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3 Solid Techniques for NQ Trade Entries

The Nasdaq (NQ) futures contract generally trades like most other stock indices, although it does have a few twists and turns that set it apart from the crowd. For anyone who has traded seriously, it is those “twists and turns” that can spell trouble for the uninitiated when trading NQ. The purpose of this article is to alert traders to some of the idiosyncrasies that are part of NQ trading and how to adjust your trading to take advantage of the attractive parts of the contract and avoid some of the less pleasing outcomes of this instrument. may cause.

There are times when this contract is very easy to trade, especially when it is trending. Of course, you could say that all contracts are easy to trade when trending, but NQ (due to volatility) presents some unique challenges and can be profitable if you trade the contract correctly. The challenge in NQ trading is understanding and profiting from the volatile nature of the contract. This can be a double-edged sword and the downside of volatility is the tendency for price action to move against your position at high speed.

In a normal “bracketed” market, you can let the trade run against you, depending on the size of your trading account, but sooner or later (it can be days, weeks, even months) the price action will break out and the trade that you let run will become your worst nightmare. The best general approach is to trade this contract conservatively and with the trend.

Countertrend trading is the formula for burned trading accounts on the NQ. You must repeat this mantra 25 times before going to bed every night. “I will not trade against the trend, I will not trade against the trend…”

Here are the techniques that have been successful for me when trading the Nasdaq:

· mean reversion: Like most contracts, the Nasdaq is an excellent contract to trade using a technique called “Mean Reversion.” This strategy, in general, discourages traders from making those terrible breakout and breakout trades that are so often the cause of many losses. I usually wait until the price action is within 2-3 standard deviations against a trailing SMA and find this trade to be phenomenally successful. I added some innovative rules to quantify the trade more accurately and increased the win rate another 15%. I urge you to investigate this unpopular trading style and see how successful it can be.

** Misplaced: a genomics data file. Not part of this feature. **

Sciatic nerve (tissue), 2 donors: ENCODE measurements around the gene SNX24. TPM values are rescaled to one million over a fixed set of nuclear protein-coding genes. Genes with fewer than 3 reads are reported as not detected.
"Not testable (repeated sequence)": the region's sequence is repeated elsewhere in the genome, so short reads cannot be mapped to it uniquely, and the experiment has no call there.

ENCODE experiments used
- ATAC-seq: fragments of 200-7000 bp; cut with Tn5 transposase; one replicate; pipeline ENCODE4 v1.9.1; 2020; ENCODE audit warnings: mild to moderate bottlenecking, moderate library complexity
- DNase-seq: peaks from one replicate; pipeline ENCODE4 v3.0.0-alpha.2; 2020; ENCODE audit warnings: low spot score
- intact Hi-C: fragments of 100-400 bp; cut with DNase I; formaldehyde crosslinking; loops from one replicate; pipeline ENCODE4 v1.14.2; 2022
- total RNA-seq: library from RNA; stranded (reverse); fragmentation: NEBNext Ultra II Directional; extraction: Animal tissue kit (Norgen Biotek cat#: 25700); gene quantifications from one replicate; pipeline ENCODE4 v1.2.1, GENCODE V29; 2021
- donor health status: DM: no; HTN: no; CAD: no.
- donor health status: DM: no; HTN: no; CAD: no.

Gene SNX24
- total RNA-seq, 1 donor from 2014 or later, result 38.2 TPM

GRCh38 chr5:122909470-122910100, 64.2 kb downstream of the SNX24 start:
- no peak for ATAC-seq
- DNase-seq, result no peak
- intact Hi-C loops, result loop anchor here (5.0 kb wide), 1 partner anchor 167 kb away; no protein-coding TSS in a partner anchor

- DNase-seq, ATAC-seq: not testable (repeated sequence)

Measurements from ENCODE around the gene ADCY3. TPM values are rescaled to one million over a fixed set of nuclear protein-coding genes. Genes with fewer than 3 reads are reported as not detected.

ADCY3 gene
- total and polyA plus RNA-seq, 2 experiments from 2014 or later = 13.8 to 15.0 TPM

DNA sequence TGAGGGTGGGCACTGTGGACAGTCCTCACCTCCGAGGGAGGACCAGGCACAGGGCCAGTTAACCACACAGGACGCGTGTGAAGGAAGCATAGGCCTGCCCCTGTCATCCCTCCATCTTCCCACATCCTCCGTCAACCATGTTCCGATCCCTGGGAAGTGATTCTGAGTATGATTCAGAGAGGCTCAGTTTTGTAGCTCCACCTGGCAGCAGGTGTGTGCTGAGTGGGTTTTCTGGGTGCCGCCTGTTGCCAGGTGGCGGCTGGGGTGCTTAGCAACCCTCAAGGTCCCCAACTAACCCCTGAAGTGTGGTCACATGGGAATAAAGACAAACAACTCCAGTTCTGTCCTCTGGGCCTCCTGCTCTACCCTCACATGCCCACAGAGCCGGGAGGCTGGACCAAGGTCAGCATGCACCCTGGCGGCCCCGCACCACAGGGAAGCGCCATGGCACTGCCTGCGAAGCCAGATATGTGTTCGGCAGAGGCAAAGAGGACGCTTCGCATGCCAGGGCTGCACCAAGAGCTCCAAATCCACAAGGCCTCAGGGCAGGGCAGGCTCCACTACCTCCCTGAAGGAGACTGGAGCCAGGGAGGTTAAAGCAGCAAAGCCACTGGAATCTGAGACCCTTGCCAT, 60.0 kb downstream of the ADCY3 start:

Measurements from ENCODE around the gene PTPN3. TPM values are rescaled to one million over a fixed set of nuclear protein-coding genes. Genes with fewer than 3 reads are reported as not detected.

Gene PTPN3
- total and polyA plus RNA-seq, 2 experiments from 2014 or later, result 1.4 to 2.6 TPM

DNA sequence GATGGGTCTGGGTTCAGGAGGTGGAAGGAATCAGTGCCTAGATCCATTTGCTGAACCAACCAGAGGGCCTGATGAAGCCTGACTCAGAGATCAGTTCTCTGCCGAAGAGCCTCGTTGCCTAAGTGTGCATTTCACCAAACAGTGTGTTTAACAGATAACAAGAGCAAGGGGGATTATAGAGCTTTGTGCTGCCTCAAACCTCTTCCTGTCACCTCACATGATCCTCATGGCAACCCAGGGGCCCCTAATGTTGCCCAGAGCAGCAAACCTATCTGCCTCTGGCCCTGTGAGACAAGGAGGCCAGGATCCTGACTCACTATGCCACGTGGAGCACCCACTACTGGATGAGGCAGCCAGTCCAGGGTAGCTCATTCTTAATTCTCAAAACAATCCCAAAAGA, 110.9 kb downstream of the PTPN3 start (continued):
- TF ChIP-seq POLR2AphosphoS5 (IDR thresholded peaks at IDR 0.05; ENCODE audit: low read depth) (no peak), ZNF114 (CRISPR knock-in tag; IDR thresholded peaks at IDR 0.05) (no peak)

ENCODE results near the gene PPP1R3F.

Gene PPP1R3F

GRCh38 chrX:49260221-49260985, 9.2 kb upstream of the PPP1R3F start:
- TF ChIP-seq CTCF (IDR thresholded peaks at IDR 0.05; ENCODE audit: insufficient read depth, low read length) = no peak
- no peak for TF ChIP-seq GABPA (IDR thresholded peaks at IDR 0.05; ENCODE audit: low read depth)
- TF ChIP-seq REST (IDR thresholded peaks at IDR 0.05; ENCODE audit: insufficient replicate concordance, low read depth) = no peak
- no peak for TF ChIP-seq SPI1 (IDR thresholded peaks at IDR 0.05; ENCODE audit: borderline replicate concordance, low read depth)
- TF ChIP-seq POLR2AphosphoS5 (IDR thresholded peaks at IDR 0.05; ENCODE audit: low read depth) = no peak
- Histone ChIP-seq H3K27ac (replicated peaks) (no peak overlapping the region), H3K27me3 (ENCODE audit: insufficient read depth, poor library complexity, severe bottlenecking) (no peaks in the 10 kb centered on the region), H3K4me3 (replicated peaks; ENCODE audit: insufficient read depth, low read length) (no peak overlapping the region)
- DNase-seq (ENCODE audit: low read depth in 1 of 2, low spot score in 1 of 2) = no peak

· Pay specialized attention to support and resistance (SAR): As I mentioned at the beginning, the NQ is a very active contract and making preliminary assumptions about whether or not the price will move via SAR is a mistake. A better idea would be to use an order flow program so you can see the actual order flow in SAR. Are traders on the buy side, on the sell side, or do the orders placed represent that traders are both bid and ask?

· volume analysis: By now, most traders realize that higher volume in SAR usually results in a market retracement out of SAR. The corollary is also true, low volume approaches to the SAR may indicate that the price will continue through support/resistance. I highly recommend using a “Best Volume” indicator to indicate, in real time, the nature of each bar. Obviously, high volume on the SAR often indicates that a change in direction could be on the cards and low volume indicates a possible continuation of a move. The question has always been, “How loud does the volume have to be to indicate a change in direction?” Obviously, high volume on the SAR often indicates that a change in direction could be on the cards and low volume indicates a possible continuation of a move. The question has always been, “How loud does the volume have to be to indicate a change in direction?”

Is there a method to find the “perfect” NQ entry point? No, no so much. But, he can be good enough to read between the lines and consistently score winners. Best of luck in your trade.

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